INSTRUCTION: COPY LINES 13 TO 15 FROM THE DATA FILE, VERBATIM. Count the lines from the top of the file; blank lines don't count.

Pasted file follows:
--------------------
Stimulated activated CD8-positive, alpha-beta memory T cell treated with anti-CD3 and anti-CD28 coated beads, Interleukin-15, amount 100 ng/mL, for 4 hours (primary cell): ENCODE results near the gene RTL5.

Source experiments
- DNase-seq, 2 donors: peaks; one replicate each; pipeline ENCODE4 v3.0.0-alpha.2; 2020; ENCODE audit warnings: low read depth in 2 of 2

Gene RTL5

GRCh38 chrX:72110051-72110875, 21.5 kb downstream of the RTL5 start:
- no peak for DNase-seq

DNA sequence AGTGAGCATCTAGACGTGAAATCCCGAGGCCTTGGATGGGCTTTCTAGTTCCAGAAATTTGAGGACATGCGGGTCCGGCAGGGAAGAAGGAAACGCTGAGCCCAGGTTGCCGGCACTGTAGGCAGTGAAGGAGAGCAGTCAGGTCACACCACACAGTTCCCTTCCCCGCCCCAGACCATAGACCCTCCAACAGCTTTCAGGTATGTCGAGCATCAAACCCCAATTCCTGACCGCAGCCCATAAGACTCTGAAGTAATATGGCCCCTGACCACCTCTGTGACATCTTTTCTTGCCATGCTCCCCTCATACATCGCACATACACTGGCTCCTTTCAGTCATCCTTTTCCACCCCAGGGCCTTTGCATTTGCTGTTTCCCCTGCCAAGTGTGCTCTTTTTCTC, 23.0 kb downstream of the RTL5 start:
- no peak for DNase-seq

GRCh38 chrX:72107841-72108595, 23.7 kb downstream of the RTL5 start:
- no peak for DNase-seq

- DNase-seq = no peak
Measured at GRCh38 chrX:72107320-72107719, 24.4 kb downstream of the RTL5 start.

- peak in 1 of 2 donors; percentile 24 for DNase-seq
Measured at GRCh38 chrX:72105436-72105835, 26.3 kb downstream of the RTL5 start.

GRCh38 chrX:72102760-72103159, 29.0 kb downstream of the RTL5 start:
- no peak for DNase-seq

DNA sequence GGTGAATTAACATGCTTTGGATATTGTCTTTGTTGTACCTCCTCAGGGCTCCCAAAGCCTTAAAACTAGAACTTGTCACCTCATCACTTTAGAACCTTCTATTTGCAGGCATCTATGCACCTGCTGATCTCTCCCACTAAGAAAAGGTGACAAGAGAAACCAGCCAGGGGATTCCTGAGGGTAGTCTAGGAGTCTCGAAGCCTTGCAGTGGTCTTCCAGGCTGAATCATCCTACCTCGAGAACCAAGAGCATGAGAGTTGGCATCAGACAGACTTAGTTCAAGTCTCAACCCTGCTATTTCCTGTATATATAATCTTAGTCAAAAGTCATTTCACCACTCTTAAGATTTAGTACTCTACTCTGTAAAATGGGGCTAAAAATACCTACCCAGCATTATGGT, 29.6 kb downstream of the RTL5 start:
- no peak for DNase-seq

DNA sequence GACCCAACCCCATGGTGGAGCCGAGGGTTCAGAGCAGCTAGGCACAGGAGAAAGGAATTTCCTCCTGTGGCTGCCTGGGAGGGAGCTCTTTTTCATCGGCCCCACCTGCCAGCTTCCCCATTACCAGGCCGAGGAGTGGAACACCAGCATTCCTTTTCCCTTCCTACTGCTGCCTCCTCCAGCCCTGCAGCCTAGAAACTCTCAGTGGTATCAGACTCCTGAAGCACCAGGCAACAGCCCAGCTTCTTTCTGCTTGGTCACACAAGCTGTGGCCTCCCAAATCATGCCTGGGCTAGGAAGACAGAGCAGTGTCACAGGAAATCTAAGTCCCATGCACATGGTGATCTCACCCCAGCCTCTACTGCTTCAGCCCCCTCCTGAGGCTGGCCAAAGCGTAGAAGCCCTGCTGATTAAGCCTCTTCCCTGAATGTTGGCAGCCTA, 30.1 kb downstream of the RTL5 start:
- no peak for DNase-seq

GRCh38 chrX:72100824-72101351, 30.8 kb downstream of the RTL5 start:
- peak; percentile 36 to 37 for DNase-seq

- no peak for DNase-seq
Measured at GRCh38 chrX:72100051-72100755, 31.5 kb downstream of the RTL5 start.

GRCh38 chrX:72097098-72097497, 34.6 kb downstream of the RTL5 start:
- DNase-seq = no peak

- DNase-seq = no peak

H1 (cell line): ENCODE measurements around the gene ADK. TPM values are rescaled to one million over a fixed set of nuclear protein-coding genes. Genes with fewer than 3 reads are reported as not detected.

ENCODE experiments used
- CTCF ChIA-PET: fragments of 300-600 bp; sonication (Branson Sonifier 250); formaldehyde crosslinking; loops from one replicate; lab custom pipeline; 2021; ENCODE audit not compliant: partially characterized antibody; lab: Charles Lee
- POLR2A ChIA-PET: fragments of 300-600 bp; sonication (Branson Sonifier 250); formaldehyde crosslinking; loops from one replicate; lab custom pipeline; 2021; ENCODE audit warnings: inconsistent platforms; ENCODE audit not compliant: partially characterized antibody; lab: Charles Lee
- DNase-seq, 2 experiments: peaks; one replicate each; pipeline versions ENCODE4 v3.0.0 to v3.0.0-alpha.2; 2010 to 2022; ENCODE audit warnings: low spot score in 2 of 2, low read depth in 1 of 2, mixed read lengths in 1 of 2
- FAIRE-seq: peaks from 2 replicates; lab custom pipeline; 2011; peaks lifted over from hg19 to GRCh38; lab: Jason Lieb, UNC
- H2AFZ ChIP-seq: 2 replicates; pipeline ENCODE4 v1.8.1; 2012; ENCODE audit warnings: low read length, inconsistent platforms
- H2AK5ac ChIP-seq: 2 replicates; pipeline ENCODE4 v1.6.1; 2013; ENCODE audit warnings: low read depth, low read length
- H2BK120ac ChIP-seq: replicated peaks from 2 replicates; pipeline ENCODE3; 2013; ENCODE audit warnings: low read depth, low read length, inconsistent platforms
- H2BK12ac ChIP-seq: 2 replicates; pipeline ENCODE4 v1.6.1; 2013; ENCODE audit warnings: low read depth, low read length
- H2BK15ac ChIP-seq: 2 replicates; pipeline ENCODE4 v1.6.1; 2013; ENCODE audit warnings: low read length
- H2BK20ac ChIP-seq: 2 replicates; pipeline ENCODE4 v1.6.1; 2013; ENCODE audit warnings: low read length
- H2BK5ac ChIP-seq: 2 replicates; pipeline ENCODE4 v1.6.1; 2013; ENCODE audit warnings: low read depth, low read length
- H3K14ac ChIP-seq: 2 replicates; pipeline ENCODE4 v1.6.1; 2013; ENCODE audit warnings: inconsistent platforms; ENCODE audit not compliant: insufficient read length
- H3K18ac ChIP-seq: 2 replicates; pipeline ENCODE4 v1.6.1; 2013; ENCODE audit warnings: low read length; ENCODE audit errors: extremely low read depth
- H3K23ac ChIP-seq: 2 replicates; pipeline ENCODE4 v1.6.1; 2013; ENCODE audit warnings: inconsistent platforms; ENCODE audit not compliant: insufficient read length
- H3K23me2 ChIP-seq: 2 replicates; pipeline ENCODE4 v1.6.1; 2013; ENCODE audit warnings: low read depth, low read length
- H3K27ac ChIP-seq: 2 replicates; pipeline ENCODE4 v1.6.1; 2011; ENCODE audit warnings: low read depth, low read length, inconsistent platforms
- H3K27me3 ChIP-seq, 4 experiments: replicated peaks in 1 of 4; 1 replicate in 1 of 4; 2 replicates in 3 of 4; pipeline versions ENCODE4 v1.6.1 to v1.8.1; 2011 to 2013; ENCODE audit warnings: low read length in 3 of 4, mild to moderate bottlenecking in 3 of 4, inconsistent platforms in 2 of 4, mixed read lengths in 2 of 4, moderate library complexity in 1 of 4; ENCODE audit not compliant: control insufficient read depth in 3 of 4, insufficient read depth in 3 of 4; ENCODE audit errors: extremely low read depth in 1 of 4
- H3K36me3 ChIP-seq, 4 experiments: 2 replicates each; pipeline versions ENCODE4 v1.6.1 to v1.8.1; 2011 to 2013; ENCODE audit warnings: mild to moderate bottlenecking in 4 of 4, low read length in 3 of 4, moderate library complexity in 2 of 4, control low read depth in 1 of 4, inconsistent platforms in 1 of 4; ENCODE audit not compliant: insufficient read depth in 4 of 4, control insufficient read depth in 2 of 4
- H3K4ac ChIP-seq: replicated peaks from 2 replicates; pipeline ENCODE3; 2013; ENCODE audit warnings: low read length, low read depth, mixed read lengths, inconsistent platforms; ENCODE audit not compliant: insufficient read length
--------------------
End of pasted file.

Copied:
- peak in 1 of 2 donors; percentile 24 for DNase-seq
Measured at GRCh38 chrX:72105436-72105835, 26.3 kb downstream of the RTL5 start.

GRCh38 chrX:72102760-72103159, 29.0 kb downstream of the RTL5 start: